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Samaritan operating expenses may be higher than income in 2021

by CHERYL SCHWEIZER
Staff Writer | November 19, 2020 1:00 AM

MOSES LAKE — Samaritan Healthcare will finish 2021 with a profit, but only because it has help from the the hospital district levy and its investments.

Chief Administrative Officer Alex Town last week said that Samaritan is expecting to finish the year with a $2.12 million profit, including other income, such as the levy, that will cover the projected shortfall from the hospital operation.

However, Town said the hospital is projected to lose about $1.2 million due to higher expenses and an unexpected cut in reimbursement for Medicaid and uninsured patients.

In an interview Friday, Town said Samaritan is reimbursed for treatment it provides to uninsured patients and people on Medicaid. Hospital officials were notified in early November that those payments would be cut by $3 million.

“Definitely that’s impacting us,” he said.

Town said the hospital district probably won’t meet its budget targets for the amount of available cash.

“At the end of the day, what really matters is the cash,” he said. (The budget category is called “earnings before interest, depreciation and amortization.”)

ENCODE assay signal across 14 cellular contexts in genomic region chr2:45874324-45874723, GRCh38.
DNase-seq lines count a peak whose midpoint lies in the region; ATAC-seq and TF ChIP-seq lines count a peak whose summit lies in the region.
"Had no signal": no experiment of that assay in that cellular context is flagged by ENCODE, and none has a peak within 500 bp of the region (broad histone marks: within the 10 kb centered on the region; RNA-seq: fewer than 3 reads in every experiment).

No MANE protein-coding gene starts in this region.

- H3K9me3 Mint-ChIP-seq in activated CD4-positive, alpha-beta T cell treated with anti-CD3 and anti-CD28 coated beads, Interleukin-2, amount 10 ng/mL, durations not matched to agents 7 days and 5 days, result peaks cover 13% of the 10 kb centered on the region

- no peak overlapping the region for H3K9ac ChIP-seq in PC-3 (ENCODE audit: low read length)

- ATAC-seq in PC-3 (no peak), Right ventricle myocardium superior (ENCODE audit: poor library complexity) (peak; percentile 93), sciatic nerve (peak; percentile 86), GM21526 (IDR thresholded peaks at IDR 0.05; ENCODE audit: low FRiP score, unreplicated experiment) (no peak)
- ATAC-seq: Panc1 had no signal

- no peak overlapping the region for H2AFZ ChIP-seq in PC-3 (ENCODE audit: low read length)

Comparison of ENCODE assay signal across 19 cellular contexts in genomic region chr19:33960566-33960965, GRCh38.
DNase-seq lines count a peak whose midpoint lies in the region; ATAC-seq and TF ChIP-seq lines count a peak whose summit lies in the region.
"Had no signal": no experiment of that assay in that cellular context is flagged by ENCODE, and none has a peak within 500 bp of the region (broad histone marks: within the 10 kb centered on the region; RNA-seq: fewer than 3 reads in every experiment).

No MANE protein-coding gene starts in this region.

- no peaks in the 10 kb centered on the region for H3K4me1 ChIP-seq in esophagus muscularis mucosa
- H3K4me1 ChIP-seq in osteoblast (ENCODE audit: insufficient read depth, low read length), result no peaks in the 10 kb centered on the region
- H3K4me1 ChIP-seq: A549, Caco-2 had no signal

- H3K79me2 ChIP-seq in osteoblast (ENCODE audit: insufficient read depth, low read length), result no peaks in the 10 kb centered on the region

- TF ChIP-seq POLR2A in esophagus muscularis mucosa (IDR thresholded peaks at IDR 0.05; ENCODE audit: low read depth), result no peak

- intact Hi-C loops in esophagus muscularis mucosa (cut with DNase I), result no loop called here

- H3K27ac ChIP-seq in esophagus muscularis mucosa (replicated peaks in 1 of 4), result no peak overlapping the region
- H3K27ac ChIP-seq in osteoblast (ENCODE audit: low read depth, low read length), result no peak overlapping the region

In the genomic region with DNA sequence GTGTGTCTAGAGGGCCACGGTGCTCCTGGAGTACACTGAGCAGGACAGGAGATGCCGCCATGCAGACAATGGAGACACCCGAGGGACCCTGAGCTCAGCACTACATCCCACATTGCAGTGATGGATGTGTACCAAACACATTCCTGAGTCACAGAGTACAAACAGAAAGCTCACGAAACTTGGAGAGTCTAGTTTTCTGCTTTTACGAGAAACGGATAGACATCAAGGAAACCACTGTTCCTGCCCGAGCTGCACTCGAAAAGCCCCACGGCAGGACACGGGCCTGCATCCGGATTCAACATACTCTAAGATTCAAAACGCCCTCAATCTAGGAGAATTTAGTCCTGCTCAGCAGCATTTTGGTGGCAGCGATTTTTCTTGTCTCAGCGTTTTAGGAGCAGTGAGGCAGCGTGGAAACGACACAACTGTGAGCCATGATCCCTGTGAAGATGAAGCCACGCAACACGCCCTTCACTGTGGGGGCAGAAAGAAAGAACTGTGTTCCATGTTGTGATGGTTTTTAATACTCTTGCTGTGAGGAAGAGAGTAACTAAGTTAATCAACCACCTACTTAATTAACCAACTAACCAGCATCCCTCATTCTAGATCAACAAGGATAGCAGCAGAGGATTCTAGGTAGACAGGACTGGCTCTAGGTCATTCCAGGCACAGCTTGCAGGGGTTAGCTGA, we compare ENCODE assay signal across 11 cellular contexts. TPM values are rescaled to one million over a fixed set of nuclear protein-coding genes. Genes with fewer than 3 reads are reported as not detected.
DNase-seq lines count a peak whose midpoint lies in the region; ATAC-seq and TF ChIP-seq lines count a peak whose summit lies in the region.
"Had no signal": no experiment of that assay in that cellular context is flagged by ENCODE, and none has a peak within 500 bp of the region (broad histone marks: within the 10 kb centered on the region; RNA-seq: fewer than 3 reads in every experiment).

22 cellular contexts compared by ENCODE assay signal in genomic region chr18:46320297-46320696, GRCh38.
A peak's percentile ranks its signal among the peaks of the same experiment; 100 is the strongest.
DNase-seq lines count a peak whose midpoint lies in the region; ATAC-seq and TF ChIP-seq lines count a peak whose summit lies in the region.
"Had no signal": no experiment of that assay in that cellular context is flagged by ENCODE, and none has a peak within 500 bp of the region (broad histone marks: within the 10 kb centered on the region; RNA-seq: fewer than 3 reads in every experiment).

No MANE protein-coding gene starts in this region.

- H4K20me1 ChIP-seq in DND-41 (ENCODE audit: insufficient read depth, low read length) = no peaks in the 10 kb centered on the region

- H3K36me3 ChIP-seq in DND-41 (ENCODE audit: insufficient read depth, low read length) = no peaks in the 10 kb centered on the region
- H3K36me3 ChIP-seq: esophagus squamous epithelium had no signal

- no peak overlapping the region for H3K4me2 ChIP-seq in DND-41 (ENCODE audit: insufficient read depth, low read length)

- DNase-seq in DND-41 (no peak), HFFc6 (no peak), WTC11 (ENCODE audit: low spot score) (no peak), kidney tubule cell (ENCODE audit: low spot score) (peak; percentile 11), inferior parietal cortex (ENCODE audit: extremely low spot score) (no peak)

The target is to have available cash equivalent to about 10% of the budget. In Samaritan’s case that would be about $12 million. For 2021, the available cash is projected to be about $9 million.

That money doesn’t sit in a bank. It’s used to pay for services, buildings and equipment as the year goes along.

“It’s money you use, you invest back into the organization,” Town said.

Samaritan is one of about 10 hospitals statewide that qualify for Medicaid and uninsured patient reimbursement, which is paid to hospitals with large numbers of those patients. That payment could be restored, but there’s no way to know yet, Town said.

Samaritan officials will be taking the reduction into account when making spending decisions in 2021, he said.

There are other factors that will affect income. Hospital district officials have hired more doctors, physician assistants and nurse practitioners, and revenue is expected to increase as a result. But more medical professionals also mean more staff and equipment, so expenses are projected to go up as well, Town said.

In addition, some insurance carriers are cutting payments and shifting more of the costs to patients, Town said. Bad debt and charity care expenses are projected to increase also.

The hospital recently instituted a new medical records system, and that will have an effect on income as hospital staff and insurers get used to it, Town said. Planning for a new hospital was started in 2019, and hospital commissioners confirmed earlier this month that they are committed to continuing the project. Some expenses are associated with that.

Town said hospital officials expect to see increases in medical and surgical admissions, but a drop in obstetrics cases. General surgeries are expected to decrease, since one of the general surgeons who uses Samaritan is leaving and hasn’t yet been replaced.

Revenue from the Pioneer and Patton clinics is projected to increase, since more medical professionals have been added and are offering more services. Revenue from other services, like the lab, pharmacy and diagnostic imaging, is projected to increase as well.